Setup your initial curve (note I have ignored most swaps to just approximate the 30y test swap)

from rateslib import Curve, IRS, dt, Solver
curve = Curve(
    nodes={
        dt(2022, 5, 9): 1.0,
        dt(2047, 5, 9): 1.0,
        dt(2052, 5, 9): 1.0,
    },
    id="sofr"
)
sofr_kws = dict(
    payment_lag=2,
    frequency="A",
    convention="act360",
    effective=dt(2022, 5, 11),
    calendar="nyc",
    curves="sofr",
)
instruments = [
    IRS(termination="25y", **sofr_kws),
    IRS(termination="30y", **sofr_kws),
]
solver = Solver(
    curves=[curve], 
    instruments=instruments,
    s=[2.71, 2.60],
    instrument_labels=["25Y", "30Y"],
    id="SOFR"
)

Then we created your tess IRS and check its NPV.

>>> test_irs = IRS(termination="30Y", **sofr_kws, fixed_rate=2.60, notional=10e6)
>>> test_irs.npv(solver=solver)
<Dual: 0.000932, ('sofr0', 'sofr1', 'sofr2'), [  7464130.57816169  -4800825.36772211 -10833705.54868424]>

Then we build a second curve with new dates and rates.

curve2 = Curve(
    nodes={
        dt(2023, 5, 9): 1.0,
        dt(2048, 5, 9): 1.0,
        dt(2053, 5, 9): 1.0,
    },
    id="sofr"
)
sofr_kws2 = dict(
    payment_lag=2,
    frequency="A",
    convention="act360",
    effective=dt(2023, 5, 11),
    calendar="nyc",
    curves="sofr",
)
instruments = [
    IRS(termination="25y", **sofr_kws2),
    IRS(termination="30y", **sofr_kws2),
]
solver2 = Solver(
    curves=[curve2], 
    instruments=instruments,
    s=[3.2, 3.12],
    instrument_labels=["25Y", "30Y"],
    id="SOFR"
)

We need to add the fixings for the test IRS since it has a payment settlement coming up. I took a look at historical fixings and the average over last year has been about 3%.

test_irs = IRS(termination="30Y", **sofr_kws, fixed_rate=2.60, notional=10e6, leg2_fixings=3.0)
test_irs.npv(solver=solver2)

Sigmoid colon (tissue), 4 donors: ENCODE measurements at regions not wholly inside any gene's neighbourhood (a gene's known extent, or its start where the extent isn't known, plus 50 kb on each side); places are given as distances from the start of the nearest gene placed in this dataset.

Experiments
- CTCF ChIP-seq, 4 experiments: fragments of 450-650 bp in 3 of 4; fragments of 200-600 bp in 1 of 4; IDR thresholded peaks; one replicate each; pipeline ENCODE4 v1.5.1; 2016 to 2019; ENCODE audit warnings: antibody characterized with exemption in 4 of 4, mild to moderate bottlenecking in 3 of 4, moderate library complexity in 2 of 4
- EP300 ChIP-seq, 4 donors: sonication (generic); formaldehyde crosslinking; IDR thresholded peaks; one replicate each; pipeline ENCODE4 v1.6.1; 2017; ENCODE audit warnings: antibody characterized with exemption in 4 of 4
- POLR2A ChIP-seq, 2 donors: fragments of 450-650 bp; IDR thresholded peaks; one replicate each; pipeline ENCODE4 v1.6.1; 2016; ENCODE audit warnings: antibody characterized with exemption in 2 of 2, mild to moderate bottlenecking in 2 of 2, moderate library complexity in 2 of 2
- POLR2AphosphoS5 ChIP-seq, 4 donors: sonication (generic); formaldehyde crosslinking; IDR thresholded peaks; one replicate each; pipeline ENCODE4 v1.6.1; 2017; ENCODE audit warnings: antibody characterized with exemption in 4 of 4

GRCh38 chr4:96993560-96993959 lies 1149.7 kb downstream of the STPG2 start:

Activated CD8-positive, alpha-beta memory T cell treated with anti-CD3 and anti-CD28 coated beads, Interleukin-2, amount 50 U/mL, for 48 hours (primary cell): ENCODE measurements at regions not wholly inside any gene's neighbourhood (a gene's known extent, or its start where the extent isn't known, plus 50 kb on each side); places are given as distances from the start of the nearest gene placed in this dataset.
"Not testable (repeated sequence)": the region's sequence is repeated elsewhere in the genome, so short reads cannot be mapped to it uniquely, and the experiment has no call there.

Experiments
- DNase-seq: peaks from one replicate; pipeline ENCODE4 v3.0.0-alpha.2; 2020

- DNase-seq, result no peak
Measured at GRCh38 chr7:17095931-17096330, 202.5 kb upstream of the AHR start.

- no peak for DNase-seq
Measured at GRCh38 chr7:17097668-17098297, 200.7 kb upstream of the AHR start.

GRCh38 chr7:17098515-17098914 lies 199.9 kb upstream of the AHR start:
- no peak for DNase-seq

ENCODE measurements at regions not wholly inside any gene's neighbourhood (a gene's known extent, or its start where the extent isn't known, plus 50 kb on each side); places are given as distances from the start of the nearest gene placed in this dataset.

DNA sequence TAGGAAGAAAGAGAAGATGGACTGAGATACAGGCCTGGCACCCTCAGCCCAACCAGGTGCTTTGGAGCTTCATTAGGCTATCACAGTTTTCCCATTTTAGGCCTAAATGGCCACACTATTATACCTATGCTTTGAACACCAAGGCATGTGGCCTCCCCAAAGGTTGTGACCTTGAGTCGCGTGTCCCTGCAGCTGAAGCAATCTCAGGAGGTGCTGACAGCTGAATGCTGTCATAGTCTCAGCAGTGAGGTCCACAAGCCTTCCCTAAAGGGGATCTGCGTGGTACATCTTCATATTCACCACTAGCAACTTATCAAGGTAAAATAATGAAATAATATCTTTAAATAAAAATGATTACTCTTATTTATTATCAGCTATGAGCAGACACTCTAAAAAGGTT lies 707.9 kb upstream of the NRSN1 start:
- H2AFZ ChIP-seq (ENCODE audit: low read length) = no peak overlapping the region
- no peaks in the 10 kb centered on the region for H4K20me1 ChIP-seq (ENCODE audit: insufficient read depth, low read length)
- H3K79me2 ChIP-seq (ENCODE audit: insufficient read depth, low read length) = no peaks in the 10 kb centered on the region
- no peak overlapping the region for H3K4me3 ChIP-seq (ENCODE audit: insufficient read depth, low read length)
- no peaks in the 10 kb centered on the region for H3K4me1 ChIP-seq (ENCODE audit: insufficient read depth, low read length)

<Dual: 1,049,569.356238, ('sofr0', 'sofr1', 'sofr2'), [ 7596484.75971786 -6798185.22482419 -8777872.59764332]>
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You need to setup your objects so that you can change the curve they're using. In QuantLib, that's done via relinkable handles. Before you create the swaps, when you do:

sofrCurve = zero_curve(settlement_days,swaps,day_count)

valuation_Curve = ql.YieldTermStructureHandle(sofrCurve)
sofrIndex = ql.Sofr(valuation_Curve)
swapEngine = ql.DiscountingSwapEngine(valuation_Curve)

replace the second line with:

valuation_Curve = ql.RelinkableYieldTermStructureHandle(sofrCurve)

which gives you the possibility to change the curve inside the handle.

Later, when you change the evaluation date, instead of:

sofrCurve_2023 = zero_curve(settlement_days,swaps,day_count)
valuation_Curve2023 = ql.YieldTermStructureHandle(sofrCurve_2023)
sofrIndex2023 = ql.Sofr(valuation_Curve2023)
swapEngine2023 = ql.DiscountingSwapEngine(valuation_Curve2023)
ois_swaps[-3].setPricingEngine(swapEngine2023)

you'll do:

sofrCurve_2023 = zero_curve(settlement_days,swaps,day_count)
valuation_Curve.linkTo(sofrCurve_2023)

Instead of rebuilding the Sofr index and the engine, the above lets the old objects use the new curve.

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3
  • $\begingroup$ Would it have been a better design to keep just the instrument in one object - containing e.g. the name of the index used to reset the floater coupons, not needing to be relinked or otherwise modified - and the market data for the given date, including historical index values and projection curves, in a separate pricing environment object? $\endgroup$ Sep 8, 2023 at 13:53
  • 1
    $\begingroup$ "better" depends on the use cases, but yes, it's certainly viable. You would probably still relink projection curves in the pricing environment. $\endgroup$ Sep 11, 2023 at 15:08
  • $\begingroup$ Sensitivities calculation would be one example of a common use case: given many "bumps" (risk scenarios, e.g. bump some tenor of the projection curve), for each scenario, create a bumped pricing environment derived from the base pricing environment, reprice the same instrument object in a scenario-specific thread. There's no need to copy the instrument. $\endgroup$ Sep 11, 2023 at 15:41